Bath leak - ingenious ideas needed? - bathtub tom
I've had a few leaks through ceilings, fortunately, I've always got to them before they've done permanent damage.
I've always made sure everything was completely dry before re-decorating. This has involved removing floorboards and insulation to ensure thorough ventilation. In one case I had a dehumidifier running in the loft for a couple of weeks.

I've never liked these pop-up plugs and their types. When I had the bathrooms, kitchen and utility re-fitted in this place, I insisted on old fashoined plugs.
Last edited by: bathtub tom on Fri 29 Dec 23 at 09:49
 Bath leak - ingenious ideas needed? - sooty123
I've never liked these pop-up plugs and their types. When I had the bathrooms, kitchen
>> and utility re-fitted in this place, I insisted on old fashoined plugs.

I don't think the pop up, lever plugs are very reliable. Not from my experience and others, some of them aren't cheap either.
 Bath leak - ingenious ideas needed? - Bobby
As a follow up to this, took the plug/ overflow contraption apart and sure enough just needed tightening. Also explained to the two users of the bath how it operated ie. Only a quarter turn needed!

Unfortunately I really struggled to get the bath panel back on. Due to it being a small bathroom, exactly the length of the bath, and the sink cabinet being butted up to the bath. I used glazier suction cups to pull it out and flex it to get it out the door but couldn’t do the same going back in as the panel just wanted to push under the bath at that angle.

So I had to build a frame under the bath so that the panel would glance off that and line up but I was a couple mm out so it still didn’t work. So after searching for an inspired idea, I needed something about 2 feet long, thin and flexible to jam in so that it glanced off it and slid into place, guess what did the trick???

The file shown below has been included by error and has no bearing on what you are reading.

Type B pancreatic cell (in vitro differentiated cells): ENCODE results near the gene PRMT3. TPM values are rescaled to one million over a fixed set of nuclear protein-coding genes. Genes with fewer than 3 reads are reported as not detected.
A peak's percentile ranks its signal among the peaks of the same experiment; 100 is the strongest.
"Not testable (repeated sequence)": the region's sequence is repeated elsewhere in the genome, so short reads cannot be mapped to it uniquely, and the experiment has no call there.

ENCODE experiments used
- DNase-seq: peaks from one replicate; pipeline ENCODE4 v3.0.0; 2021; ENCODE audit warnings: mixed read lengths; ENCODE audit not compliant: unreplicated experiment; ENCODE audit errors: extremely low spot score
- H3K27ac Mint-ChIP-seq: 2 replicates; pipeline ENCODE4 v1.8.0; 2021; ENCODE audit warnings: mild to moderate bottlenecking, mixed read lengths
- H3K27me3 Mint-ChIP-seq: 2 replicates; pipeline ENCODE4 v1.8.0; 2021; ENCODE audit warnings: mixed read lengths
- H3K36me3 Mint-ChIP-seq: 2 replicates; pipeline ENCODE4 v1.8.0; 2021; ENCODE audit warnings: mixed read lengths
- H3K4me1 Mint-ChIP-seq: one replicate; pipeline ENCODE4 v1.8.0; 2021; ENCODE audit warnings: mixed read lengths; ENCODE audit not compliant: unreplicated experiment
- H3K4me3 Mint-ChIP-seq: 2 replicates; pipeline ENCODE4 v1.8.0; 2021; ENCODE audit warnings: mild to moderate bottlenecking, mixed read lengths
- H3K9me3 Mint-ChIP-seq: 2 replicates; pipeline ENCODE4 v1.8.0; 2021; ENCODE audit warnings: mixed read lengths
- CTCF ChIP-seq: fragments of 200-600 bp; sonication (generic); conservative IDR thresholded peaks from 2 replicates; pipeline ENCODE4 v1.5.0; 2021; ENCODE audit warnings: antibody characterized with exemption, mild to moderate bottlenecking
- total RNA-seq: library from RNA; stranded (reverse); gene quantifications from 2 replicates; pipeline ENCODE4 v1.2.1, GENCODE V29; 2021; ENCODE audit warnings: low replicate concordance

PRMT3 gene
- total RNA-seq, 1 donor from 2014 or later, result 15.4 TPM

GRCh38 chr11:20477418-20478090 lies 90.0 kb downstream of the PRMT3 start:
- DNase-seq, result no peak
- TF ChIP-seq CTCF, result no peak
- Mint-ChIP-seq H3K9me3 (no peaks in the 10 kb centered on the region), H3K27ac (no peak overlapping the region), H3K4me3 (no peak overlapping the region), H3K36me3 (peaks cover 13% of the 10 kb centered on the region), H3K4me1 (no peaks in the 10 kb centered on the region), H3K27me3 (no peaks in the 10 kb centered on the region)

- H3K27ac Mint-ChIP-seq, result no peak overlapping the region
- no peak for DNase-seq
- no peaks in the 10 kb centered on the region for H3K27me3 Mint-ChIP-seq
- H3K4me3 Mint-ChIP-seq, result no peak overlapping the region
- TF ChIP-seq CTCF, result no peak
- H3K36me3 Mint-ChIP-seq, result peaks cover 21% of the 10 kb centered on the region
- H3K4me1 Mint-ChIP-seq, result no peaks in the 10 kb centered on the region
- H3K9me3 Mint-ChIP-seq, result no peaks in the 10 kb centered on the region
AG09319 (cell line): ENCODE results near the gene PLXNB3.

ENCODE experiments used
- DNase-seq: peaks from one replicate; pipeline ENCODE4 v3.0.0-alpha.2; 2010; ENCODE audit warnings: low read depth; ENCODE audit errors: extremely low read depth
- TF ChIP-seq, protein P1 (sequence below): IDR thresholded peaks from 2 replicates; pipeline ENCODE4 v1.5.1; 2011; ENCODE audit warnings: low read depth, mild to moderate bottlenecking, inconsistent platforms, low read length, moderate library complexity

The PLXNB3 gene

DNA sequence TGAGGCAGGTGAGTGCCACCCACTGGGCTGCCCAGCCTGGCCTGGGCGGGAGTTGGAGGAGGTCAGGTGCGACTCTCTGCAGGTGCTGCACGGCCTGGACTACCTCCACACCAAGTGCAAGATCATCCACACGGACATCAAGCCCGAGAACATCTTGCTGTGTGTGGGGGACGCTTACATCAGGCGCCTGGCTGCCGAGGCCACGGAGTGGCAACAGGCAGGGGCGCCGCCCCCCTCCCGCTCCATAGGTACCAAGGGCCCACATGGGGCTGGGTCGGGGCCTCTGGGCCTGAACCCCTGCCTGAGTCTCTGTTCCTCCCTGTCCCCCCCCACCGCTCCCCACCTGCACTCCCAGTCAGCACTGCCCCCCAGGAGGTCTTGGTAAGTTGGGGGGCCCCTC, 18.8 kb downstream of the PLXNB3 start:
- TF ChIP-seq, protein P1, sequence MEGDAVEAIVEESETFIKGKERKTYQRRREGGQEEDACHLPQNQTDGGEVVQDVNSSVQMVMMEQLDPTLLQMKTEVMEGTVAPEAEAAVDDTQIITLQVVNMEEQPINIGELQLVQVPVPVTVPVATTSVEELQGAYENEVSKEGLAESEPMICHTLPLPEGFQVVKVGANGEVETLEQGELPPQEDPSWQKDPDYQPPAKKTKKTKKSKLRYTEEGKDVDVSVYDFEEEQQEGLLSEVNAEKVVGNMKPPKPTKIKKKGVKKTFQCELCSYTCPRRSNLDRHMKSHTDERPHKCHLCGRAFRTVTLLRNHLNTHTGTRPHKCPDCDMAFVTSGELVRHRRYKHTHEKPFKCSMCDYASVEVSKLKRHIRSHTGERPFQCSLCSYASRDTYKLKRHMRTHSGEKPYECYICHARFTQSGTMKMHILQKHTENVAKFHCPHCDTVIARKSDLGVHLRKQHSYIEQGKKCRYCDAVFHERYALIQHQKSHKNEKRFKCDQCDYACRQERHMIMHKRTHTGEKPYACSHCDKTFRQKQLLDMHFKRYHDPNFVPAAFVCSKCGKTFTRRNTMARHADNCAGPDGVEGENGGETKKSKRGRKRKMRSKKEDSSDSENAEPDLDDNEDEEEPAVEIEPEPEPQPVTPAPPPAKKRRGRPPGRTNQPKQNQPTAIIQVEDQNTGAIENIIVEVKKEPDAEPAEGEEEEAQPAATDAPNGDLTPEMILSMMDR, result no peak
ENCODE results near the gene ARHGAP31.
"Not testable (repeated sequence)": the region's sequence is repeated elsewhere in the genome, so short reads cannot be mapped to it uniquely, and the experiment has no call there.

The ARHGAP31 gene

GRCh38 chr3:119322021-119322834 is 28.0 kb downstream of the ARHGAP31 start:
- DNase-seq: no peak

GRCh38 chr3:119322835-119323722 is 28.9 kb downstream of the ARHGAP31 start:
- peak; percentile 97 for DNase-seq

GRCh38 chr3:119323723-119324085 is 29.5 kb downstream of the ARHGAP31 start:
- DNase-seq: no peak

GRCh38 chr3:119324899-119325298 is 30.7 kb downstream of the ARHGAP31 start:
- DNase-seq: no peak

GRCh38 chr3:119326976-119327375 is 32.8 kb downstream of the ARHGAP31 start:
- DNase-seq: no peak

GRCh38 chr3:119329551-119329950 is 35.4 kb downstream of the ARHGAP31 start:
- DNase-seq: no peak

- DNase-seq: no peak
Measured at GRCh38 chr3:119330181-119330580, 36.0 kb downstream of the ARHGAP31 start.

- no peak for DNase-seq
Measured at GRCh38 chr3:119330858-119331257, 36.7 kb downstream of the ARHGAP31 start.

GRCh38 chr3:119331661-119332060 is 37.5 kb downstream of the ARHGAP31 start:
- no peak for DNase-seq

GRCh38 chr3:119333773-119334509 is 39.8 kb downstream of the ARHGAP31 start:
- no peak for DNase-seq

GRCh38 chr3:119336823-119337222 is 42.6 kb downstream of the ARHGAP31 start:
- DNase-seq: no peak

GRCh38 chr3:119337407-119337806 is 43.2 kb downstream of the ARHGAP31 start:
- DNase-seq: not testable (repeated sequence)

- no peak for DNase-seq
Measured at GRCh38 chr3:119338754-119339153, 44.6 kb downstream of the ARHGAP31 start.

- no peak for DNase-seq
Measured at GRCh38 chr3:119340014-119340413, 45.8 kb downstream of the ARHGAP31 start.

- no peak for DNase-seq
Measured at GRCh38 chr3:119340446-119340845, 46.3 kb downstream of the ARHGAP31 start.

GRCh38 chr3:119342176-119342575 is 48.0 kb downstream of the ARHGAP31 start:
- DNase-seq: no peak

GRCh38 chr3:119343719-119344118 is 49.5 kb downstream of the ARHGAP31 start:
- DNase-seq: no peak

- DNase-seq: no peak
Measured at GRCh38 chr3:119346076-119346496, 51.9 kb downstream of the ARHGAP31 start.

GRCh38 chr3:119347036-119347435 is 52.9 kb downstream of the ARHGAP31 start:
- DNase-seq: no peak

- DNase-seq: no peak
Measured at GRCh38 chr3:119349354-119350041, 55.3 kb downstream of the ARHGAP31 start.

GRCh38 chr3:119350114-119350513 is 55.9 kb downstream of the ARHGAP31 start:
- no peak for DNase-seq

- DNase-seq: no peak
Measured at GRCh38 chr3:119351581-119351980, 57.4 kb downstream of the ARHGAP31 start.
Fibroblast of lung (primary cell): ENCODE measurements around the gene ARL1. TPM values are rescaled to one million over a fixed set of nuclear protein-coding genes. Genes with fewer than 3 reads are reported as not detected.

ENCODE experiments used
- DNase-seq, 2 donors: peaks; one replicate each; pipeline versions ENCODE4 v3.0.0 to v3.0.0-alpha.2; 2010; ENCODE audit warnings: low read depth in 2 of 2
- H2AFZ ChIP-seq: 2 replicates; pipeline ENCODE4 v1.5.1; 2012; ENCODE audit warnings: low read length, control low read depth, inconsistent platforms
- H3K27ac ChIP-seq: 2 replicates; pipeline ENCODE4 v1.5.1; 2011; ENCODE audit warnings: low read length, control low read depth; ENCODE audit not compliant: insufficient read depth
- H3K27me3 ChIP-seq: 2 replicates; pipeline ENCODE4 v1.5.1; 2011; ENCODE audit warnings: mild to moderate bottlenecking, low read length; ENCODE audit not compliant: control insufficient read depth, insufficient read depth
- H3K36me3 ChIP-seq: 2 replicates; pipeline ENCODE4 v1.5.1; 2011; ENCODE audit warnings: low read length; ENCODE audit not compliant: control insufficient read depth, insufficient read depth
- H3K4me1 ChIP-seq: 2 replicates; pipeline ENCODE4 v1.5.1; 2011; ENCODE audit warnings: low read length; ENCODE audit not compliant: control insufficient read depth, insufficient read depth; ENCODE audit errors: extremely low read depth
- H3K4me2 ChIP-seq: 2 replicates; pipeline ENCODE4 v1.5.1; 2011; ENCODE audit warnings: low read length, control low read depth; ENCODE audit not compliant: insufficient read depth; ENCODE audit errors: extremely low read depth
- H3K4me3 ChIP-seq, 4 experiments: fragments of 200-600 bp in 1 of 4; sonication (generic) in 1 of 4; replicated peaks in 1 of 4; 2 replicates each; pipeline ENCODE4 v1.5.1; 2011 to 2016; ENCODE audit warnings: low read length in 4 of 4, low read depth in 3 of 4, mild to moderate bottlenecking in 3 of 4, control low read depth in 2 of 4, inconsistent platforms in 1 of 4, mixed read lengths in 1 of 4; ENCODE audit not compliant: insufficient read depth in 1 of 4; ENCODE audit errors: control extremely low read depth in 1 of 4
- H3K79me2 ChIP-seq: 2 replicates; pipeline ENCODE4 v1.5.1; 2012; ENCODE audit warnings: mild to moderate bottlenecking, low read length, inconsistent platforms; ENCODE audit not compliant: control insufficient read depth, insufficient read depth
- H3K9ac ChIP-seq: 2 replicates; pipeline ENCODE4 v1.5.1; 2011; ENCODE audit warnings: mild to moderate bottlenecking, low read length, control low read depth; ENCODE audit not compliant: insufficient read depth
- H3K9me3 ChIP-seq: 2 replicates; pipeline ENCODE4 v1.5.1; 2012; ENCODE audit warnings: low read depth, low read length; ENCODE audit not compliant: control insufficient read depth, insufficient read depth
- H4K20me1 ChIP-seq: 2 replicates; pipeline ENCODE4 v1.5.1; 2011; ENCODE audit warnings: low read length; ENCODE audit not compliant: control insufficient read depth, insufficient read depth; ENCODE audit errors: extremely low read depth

An old number plate!!!

Now to deal with the kitchen ceiling. Of all the spare paint tubs I have, none are the white ceiling emulsion so no chance of a touch up job!
 Bath leak - ingenious ideas needed? - Fullchat
The machinations of DIY :)

Every problem is a solution opportunity.

Often find that previous works have never factored in that somewhere down the line someone will have to access and perform some maintenance. Well, more a case of 'wont be my problem'.

 Bath leak - ingenious ideas needed? - Kevin
>..somewhere down the line someone will have to access and perform some maintenance.

I replaced a parking sensor recently. To release the sensor the front bumper cover had to come off. To get the bumper cover off, the radiator grille and the undertray has to come off. All the bits are plastic and all of them are held together with those awful Chimney nut fasteners. 6 of the 13 undertray fasteners were missing, 3 of the remaining 7 were rusted solid and 1 had been broken away from it's tab because someone couldn't get it undone.
Since the undertray needs to come off to get to the oil drain plug and filter it baffles me why the heck Jaguar used mild steel fasteners where they're guaranteed to get covered in crap and go rusty.

£13 plus 3 broken fingernails spent replacing all the fasteners and bolts with stainless equivalents and threads greased. I just need to remind the workshop to put ALL of them back at it's next service.